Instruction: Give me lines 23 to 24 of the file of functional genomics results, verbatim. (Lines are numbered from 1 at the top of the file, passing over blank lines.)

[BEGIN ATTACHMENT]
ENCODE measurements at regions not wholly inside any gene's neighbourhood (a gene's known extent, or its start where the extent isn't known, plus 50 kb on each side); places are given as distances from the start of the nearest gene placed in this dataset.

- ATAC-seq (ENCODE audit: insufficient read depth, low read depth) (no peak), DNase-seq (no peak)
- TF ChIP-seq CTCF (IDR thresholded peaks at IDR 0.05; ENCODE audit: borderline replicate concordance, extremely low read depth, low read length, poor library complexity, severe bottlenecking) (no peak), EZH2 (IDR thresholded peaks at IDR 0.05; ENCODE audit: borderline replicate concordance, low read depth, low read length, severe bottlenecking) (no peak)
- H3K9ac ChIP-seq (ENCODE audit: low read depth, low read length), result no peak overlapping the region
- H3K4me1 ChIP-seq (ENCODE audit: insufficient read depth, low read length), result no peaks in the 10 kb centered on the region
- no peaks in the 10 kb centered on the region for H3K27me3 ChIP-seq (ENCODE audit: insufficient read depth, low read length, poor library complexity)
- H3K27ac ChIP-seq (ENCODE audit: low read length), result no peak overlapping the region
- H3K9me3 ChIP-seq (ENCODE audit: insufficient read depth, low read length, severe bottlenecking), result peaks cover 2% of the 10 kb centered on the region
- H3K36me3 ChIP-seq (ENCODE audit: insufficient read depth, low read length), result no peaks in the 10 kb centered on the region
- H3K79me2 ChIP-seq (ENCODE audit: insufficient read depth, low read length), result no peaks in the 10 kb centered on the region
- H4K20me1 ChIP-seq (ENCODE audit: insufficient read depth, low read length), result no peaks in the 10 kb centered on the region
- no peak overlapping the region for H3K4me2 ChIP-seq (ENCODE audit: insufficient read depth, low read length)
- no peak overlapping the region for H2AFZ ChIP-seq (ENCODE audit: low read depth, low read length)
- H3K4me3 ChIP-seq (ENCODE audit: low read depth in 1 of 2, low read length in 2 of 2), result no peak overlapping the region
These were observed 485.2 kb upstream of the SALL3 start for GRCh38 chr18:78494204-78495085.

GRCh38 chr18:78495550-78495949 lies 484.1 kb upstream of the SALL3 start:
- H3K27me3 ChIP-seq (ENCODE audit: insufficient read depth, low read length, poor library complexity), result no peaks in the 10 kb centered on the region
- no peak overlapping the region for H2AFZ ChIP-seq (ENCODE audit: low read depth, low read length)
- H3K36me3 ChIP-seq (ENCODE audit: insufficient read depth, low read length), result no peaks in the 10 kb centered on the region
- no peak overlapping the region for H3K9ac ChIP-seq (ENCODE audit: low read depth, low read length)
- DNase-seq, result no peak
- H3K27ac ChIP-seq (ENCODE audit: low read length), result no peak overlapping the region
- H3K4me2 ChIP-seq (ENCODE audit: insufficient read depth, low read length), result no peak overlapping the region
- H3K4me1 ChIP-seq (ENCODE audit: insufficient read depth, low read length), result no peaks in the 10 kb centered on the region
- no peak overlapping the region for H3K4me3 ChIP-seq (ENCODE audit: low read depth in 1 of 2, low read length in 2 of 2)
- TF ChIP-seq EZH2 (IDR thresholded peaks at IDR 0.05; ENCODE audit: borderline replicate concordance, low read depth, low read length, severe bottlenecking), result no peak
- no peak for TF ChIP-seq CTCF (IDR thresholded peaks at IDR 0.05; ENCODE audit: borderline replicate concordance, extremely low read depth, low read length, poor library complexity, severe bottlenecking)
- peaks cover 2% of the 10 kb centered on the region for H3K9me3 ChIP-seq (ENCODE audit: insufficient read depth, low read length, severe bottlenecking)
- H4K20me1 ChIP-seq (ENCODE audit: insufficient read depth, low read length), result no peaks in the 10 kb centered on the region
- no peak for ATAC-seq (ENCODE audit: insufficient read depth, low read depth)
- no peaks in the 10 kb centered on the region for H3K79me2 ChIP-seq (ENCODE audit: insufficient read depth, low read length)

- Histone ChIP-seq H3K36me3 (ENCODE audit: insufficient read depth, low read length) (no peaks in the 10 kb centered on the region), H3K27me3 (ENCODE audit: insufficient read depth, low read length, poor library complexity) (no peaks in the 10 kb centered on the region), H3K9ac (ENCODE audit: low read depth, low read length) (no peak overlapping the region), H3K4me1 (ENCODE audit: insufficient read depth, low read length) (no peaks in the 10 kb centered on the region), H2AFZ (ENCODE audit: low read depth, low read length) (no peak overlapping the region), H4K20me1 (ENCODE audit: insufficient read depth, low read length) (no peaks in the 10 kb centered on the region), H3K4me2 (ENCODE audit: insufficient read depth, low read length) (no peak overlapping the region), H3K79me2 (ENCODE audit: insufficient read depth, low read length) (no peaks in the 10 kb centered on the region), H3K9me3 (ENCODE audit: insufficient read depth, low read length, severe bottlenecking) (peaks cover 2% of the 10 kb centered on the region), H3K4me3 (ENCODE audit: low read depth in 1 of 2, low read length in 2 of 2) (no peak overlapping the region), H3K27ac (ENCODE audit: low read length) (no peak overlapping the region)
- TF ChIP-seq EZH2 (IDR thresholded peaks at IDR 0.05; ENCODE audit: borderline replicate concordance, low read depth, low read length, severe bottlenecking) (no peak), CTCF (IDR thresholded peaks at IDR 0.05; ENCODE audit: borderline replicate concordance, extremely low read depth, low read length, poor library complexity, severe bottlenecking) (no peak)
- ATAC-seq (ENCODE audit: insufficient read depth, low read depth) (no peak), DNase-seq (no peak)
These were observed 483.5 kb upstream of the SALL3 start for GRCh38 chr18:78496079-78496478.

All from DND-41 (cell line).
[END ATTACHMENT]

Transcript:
- H3K4me2 ChIP-seq (ENCODE audit: insufficient read depth, low read length), result no peak overlapping the region
- H3K4me1 ChIP-seq (ENCODE audit: insufficient read depth, low read length), result no peaks in the 10 kb centered on the region